Sometimes the applications resulted in no records meeting the criteria submitted, which would be greeted with howls of derision. These often were in response to applications related to the cost of something, a popular subject for both the media and opposition parties. What is not well-understood was that government does not operate on a cost accounting basis. A given program or initiative is typically not costed as it happens. I always shake my head when something happens one day and the news story the next day says that “a government spokesperson could not provide a cost estimate for <whatever it was>”. Well, of course not. Neither could the reporter’s editor provide a cost estimate of what the reporter’s story cost. While the government’s SAP financial system does have a project costing capability, it requires considerable pre-planning and additional administration to implement and it is not done for most routine activities. So if you ask what was the cost of “X”, government typically cannot tell you until well after the fact, and even then it usually requires considerable manual effort to come up with a number. How much something costs is almost always a loaded question anyway. Someone I used to work with always responded to that kind of question with “How long is a piece of string?” and if you think about it you can understand why. Is it just direct out-of-pocket cost? Are staff salaries and other non-avoidable costs that would be paid anyway included? What about allocation of overhead? It goes on and on. Without a strict definition of what a cost is, and what it is not, these types of questions are essentially meaningless. But they make great headlines, or fodder for Question Period in the House.

As a FOIPOP adminstrator at Tourism, and later during my last 18 months or so at NSLC where the FOIPOP administrator worked for me, you get conditioned to treat requests from both the media and opposition caucus offices with a groan of resignation. You know they are looking for a “gotcha!” in your response, and you know you have to respond transparently, but you find yourself wondering if they really think you are dumb enough to give it to them, even assuming it exists. In reality, most of the time it doesn’t exist anyway, as people have become aware enough to ensure that those kind of records are not created in the first place, at least most of the time, or that if they do exist, they don’t keep them. Politicians and particularly Ministers are now aware of how FOIPOP can cause them embarrassment and seem to be well-briefed on how to avoid such pitfalls. I recall a former Minister excitedly telling us not to send him email but to use his Blackberry BBM function instead because, according to him, he had just discovered that those were not FOIPOP-able (whether that is true or not I do not know). That might have been an extreme case, but often records are tagged as Advice to Minister or Executive Council to exempt them from FOIPOP release, and I have received a few emails from senior officials that contain the direction to delete after reading. Most of the time Ministers are loathe to commit to permanent record anything that can be considered controversial, so you often receive your direction by phone or in a meeting. And even if a “gotcha!” record exists, it would be rare not to find an exemption of some sort for it in the Act, be it solicitor-client privilege, 3rd-party privacy, commercial confidential, personnel matters, or the aforementioned “advice” provisions. These claimed exemptions are almost always what appeals deal with.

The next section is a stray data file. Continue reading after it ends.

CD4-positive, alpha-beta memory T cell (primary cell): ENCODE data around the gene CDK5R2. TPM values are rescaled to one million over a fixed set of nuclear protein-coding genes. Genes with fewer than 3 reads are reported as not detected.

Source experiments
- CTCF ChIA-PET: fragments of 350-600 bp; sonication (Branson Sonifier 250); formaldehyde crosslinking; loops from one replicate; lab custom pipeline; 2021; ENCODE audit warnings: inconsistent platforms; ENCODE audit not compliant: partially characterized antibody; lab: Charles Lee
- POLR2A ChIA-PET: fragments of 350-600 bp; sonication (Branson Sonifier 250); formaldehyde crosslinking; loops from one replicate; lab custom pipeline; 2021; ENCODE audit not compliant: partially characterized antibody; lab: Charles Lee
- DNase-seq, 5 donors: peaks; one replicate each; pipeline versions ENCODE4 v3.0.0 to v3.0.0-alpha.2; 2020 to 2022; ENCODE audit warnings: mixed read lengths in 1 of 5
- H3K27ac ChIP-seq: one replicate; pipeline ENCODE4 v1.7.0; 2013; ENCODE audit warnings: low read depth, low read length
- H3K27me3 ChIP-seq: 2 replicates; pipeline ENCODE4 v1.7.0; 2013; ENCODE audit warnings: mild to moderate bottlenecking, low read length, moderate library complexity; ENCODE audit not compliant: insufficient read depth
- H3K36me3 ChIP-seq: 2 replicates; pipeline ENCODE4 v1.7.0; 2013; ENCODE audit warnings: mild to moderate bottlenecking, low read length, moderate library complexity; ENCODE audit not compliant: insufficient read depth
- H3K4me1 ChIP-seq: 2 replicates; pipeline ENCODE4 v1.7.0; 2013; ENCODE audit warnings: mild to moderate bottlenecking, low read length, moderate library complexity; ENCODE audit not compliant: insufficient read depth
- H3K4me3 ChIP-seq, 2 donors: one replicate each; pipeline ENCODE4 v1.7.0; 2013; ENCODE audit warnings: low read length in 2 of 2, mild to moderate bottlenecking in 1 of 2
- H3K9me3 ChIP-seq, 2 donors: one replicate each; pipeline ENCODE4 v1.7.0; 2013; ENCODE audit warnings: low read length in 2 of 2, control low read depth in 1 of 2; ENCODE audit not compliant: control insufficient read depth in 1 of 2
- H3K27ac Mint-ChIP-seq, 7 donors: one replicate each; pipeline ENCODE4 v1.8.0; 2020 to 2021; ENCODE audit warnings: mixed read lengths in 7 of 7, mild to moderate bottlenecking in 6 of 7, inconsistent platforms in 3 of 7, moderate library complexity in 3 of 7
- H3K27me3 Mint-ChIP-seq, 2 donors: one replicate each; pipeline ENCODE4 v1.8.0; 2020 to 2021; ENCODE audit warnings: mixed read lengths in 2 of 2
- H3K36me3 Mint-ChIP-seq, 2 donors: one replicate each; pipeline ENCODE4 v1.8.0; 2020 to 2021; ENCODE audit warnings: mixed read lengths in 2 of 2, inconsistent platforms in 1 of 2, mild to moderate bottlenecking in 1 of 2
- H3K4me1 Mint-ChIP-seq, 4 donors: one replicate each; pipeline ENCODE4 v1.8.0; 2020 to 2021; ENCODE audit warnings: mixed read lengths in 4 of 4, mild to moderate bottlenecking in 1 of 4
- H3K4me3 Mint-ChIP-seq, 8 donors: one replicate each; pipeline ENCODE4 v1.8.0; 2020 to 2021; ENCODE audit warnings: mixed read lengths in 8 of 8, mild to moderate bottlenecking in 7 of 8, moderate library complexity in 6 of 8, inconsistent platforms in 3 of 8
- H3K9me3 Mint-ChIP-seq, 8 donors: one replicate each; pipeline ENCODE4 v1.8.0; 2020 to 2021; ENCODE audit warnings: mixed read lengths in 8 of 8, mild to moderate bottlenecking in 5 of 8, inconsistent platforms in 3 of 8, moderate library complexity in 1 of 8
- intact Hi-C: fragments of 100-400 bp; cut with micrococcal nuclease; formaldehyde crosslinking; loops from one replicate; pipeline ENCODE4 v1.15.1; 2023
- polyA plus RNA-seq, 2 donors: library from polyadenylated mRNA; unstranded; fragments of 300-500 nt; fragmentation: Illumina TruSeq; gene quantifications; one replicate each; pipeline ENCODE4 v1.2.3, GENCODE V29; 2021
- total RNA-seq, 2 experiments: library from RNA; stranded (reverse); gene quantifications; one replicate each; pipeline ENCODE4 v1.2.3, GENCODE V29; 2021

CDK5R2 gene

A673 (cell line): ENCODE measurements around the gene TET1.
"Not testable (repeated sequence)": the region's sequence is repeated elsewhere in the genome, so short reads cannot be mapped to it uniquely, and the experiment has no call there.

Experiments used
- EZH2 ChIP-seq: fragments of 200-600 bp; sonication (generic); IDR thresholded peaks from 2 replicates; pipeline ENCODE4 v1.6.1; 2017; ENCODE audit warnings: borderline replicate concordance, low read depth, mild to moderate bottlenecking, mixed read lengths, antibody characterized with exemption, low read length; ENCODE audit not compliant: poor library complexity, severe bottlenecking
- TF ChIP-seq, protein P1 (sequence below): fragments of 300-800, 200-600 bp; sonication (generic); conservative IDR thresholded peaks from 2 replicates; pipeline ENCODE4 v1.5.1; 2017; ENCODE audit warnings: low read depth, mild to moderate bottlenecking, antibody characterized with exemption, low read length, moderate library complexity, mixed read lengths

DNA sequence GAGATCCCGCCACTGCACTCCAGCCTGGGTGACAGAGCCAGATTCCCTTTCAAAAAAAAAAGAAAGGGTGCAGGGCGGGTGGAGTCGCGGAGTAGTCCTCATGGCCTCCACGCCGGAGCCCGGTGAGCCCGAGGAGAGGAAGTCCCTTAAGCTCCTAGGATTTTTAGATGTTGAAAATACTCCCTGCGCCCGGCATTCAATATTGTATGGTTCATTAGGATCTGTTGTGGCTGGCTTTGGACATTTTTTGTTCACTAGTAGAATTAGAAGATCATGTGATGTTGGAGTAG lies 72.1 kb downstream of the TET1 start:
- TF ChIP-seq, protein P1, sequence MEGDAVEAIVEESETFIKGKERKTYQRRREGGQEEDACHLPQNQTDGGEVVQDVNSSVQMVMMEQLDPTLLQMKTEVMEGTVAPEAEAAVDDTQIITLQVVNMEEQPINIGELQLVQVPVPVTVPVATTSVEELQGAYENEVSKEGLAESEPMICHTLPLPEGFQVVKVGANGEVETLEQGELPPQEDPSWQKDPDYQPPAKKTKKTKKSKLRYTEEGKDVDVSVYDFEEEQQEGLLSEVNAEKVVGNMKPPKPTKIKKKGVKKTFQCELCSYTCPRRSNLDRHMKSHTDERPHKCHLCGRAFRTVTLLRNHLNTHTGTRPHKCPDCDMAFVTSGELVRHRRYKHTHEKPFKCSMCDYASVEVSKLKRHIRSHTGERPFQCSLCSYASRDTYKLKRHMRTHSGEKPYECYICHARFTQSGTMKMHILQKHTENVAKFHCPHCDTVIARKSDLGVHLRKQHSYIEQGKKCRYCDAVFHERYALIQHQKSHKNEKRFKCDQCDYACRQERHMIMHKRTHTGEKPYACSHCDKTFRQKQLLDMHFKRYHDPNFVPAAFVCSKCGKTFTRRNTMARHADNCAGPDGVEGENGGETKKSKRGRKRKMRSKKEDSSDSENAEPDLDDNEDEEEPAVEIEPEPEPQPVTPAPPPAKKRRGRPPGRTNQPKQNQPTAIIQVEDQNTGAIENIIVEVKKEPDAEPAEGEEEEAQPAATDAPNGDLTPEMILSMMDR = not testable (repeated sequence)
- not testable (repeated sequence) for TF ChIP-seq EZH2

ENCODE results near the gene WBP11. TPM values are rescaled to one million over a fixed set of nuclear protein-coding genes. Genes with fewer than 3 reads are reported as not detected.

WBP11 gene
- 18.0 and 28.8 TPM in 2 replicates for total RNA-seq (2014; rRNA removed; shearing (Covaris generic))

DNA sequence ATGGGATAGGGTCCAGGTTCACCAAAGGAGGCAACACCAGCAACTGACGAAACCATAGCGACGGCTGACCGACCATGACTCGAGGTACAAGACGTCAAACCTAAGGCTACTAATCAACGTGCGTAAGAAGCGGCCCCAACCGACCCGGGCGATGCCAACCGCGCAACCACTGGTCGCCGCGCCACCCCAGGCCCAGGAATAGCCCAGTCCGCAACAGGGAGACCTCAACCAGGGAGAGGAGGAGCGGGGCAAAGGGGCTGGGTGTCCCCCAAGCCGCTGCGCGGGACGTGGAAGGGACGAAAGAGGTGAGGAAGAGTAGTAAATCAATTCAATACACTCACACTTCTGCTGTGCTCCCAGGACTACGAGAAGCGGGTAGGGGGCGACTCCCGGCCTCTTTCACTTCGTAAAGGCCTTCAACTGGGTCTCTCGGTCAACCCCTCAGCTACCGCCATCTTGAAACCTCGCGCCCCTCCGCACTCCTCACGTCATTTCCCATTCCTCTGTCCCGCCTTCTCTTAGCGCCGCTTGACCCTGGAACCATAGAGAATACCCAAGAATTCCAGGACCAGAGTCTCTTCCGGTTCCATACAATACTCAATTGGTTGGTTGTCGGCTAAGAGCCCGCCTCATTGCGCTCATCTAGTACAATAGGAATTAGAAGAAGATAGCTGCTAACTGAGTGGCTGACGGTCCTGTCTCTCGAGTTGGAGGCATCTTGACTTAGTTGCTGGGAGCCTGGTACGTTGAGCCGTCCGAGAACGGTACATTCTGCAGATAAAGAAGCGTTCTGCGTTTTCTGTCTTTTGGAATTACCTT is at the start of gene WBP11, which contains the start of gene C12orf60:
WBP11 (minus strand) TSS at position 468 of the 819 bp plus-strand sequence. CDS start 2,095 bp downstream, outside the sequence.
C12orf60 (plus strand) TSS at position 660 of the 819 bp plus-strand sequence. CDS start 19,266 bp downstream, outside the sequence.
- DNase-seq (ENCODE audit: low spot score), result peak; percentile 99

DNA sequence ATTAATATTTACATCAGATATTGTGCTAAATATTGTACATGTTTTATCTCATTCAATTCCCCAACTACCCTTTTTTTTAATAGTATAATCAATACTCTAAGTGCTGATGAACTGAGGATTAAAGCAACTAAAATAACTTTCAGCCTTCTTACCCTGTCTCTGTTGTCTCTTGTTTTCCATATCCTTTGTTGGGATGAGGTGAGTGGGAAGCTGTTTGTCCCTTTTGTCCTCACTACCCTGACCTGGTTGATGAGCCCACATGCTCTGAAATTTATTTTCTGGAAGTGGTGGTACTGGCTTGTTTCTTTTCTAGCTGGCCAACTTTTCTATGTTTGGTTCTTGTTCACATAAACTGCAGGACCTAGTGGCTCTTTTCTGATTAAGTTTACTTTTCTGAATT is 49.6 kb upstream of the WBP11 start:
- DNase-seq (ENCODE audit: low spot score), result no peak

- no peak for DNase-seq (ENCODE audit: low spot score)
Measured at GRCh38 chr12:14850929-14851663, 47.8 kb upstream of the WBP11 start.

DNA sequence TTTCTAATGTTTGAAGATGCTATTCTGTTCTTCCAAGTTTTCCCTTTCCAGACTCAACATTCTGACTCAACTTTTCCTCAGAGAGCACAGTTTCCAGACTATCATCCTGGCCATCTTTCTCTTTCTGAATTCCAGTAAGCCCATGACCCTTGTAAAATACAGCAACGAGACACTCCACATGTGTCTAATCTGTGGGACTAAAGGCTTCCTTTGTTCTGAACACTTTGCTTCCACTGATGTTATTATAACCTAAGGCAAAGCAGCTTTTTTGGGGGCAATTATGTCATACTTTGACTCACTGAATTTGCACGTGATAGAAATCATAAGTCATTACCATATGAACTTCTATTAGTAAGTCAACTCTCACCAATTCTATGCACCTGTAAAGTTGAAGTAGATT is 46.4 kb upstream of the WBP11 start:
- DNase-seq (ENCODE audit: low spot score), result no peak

So we have an Act that is very cumbersome to administer, very dissatisfying for those who wish to take advantage of its stated purpose, and costs a lot to administer and use. What is the solution? I don’t know enough about the concept of Open Government to comment intelligently, but I do know that it would take a lot of money and effort to implement on a broad scale, and it likely wouldn’t get to the kind of things that the majority of FOIPOP requests ask for anyway, which are the emails and other documents that go into a decision, not the hard data dealing with programs. On the rare occasion I did get that kind of data request, I would usually call the applicant and suggest they not bother with FOIPOP, and we would reach agreement fairly quickly on getting them what they wanted outside of that process. I typically wouldn’t charge anything for it as I just couldn’t be bothered dealing with the small sums of money and the massive amount of paper that a FOI request involved, and usually everyone went away reasonably happy. The only thing they lost was the ability to include the line “obtained via a Freedom of Information request” in their story, which they seemed to value tremendously. Such is life.